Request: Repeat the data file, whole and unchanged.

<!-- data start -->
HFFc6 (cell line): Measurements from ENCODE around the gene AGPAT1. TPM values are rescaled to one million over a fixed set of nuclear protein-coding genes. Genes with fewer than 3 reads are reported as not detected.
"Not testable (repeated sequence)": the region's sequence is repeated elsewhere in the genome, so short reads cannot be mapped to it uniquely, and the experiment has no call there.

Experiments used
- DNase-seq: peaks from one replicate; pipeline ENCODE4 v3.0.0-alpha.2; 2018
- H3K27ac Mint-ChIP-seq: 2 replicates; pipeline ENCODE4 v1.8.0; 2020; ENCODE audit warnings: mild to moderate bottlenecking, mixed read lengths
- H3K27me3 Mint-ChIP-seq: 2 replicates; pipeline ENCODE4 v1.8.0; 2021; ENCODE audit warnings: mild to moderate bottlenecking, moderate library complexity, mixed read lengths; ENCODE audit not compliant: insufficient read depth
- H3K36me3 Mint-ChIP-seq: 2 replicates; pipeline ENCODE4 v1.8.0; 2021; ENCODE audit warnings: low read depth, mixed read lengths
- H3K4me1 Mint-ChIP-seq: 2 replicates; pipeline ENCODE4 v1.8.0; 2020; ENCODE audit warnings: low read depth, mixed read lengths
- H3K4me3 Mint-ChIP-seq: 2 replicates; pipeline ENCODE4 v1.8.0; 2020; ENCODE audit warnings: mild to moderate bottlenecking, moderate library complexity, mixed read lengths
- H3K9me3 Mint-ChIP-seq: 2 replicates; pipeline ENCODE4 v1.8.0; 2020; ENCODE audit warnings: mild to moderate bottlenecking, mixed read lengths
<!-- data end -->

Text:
HFFc6 (cell line): Measurements from ENCODE around the gene AGPAT1. TPM values are rescaled to one million over a fixed set of nuclear protein-coding genes. Genes with fewer than 3 reads are reported as not detected.
"Not testable (repeated sequence)": the region's sequence is repeated elsewhere in the genome, so short reads cannot be mapped to it uniquely, and the experiment has no call there.

Experiments used
- DNase-seq: peaks from one replicate; pipeline ENCODE4 v3.0.0-alpha.2; 2018
- H3K27ac Mint-ChIP-seq: 2 replicates; pipeline ENCODE4 v1.8.0; 2020; ENCODE audit warnings: mild to moderate bottlenecking, mixed read lengths
- H3K27me3 Mint-ChIP-seq: 2 replicates; pipeline ENCODE4 v1.8.0; 2021; ENCODE audit warnings: mild to moderate bottlenecking, moderate library complexity, mixed read lengths; ENCODE audit not compliant: insufficient read depth
- H3K36me3 Mint-ChIP-seq: 2 replicates; pipeline ENCODE4 v1.8.0; 2021; ENCODE audit warnings: low read depth, mixed read lengths
- H3K4me1 Mint-ChIP-seq: 2 replicates; pipeline ENCODE4 v1.8.0; 2020; ENCODE audit warnings: low read depth, mixed read lengths
- H3K4me3 Mint-ChIP-seq: 2 replicates; pipeline ENCODE4 v1.8.0; 2020; ENCODE audit warnings: mild to moderate bottlenecking, moderate library complexity, mixed read lengths
- H3K9me3 Mint-ChIP-seq: 2 replicates; pipeline ENCODE4 v1.8.0; 2020; ENCODE audit warnings: mild to moderate bottlenecking, mixed read lengths